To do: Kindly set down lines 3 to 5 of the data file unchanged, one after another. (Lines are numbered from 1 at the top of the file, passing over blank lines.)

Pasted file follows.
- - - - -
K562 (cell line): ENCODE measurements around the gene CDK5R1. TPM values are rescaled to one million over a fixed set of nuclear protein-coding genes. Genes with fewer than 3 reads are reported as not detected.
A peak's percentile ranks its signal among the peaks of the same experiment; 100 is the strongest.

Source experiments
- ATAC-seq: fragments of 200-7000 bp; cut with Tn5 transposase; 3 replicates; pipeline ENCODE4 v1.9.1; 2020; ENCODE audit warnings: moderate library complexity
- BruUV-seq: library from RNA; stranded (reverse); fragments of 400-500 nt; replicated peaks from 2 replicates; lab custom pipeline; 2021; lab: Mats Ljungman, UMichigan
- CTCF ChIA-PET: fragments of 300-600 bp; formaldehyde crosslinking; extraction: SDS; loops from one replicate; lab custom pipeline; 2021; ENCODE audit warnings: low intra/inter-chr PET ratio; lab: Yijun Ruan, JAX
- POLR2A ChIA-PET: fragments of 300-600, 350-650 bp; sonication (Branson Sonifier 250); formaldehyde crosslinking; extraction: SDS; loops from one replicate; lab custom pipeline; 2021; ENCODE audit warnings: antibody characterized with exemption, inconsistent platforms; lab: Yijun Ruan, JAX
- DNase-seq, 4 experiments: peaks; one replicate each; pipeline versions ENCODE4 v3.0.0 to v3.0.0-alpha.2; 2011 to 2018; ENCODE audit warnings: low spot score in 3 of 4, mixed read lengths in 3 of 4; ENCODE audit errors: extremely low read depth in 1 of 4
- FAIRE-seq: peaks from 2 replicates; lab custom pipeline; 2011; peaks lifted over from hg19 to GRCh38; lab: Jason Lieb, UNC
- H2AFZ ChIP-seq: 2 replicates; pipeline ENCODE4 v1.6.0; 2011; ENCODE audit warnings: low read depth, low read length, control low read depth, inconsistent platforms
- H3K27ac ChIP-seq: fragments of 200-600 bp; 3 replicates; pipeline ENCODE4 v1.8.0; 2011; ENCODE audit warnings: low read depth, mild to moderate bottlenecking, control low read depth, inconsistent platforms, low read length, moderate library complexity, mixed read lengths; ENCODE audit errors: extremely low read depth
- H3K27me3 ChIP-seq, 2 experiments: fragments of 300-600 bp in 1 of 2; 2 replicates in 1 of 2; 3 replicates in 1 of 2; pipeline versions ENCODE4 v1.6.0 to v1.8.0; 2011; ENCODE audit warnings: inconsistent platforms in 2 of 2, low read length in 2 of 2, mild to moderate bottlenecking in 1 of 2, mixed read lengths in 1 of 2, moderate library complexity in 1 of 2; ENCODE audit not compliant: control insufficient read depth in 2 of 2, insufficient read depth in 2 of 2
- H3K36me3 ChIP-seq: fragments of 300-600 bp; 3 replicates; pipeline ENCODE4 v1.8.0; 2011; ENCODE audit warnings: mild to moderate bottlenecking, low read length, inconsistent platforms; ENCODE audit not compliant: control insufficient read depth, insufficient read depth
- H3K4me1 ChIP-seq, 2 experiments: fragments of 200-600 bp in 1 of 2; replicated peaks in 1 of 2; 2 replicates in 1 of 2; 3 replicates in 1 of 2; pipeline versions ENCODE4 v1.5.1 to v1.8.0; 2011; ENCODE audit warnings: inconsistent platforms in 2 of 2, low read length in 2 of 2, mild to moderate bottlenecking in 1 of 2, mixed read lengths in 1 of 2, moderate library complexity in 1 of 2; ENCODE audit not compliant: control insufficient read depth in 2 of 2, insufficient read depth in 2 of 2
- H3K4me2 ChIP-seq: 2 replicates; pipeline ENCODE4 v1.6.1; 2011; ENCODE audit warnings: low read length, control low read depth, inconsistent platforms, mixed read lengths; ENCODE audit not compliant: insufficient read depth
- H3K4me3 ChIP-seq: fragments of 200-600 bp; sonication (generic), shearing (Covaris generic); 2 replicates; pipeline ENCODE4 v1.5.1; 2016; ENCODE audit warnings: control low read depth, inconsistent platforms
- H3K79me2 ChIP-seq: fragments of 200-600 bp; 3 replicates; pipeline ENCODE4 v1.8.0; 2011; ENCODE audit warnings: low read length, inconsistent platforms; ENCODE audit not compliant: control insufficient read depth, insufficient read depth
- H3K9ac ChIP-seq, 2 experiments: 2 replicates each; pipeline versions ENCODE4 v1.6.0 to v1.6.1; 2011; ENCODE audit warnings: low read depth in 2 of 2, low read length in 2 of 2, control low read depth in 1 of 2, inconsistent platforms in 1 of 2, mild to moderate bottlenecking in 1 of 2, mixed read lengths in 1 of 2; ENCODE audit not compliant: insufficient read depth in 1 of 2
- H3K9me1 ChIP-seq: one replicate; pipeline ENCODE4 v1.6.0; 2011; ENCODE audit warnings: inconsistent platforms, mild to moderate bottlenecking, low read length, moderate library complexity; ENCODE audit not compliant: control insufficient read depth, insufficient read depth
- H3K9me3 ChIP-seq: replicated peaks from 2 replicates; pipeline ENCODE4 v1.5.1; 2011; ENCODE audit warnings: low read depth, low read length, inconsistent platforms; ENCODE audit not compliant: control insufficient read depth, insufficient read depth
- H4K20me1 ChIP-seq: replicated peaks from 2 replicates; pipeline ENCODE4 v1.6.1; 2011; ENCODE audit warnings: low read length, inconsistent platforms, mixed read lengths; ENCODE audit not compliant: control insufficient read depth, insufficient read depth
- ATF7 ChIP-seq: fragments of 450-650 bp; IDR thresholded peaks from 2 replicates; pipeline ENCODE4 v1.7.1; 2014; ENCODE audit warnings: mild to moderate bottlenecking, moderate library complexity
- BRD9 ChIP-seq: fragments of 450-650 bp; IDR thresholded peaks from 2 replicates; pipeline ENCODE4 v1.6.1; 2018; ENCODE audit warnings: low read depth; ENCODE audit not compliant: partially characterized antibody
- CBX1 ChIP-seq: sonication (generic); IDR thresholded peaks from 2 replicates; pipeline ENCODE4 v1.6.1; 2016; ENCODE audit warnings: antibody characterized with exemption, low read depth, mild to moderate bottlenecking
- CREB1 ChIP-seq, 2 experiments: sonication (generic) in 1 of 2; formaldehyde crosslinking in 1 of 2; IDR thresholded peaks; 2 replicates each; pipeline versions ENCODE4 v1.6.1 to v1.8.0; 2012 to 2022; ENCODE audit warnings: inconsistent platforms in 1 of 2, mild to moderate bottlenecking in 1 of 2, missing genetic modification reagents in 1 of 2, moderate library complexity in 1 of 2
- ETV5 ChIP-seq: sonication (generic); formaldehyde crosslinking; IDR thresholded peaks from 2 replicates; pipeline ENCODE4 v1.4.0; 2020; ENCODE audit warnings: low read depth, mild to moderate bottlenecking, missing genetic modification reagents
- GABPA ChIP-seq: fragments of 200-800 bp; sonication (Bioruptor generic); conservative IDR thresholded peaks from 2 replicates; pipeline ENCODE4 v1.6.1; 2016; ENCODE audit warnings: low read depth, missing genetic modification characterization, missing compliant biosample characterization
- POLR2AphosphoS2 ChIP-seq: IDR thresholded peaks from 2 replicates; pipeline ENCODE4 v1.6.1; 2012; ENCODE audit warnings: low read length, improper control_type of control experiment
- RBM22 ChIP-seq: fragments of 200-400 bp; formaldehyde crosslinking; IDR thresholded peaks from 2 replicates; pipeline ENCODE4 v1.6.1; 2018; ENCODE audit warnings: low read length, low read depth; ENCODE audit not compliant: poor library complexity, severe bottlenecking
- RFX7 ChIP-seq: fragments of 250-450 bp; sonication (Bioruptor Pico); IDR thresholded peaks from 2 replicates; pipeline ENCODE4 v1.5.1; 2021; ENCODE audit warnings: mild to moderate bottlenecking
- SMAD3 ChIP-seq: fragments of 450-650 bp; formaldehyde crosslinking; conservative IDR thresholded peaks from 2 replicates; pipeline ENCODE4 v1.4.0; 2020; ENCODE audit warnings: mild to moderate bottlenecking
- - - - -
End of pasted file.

Source experiments
- ATAC-seq: fragments of 200-7000 bp; cut with Tn5 transposase; 3 replicates; pipeline ENCODE4 v1.9.1; 2020; ENCODE audit warnings: moderate library complexity
- BruUV-seq: library from RNA; stranded (reverse); fragments of 400-500 nt; replicated peaks from 2 replicates; lab custom pipeline; 2021; lab: Mats Ljungman, UMichigan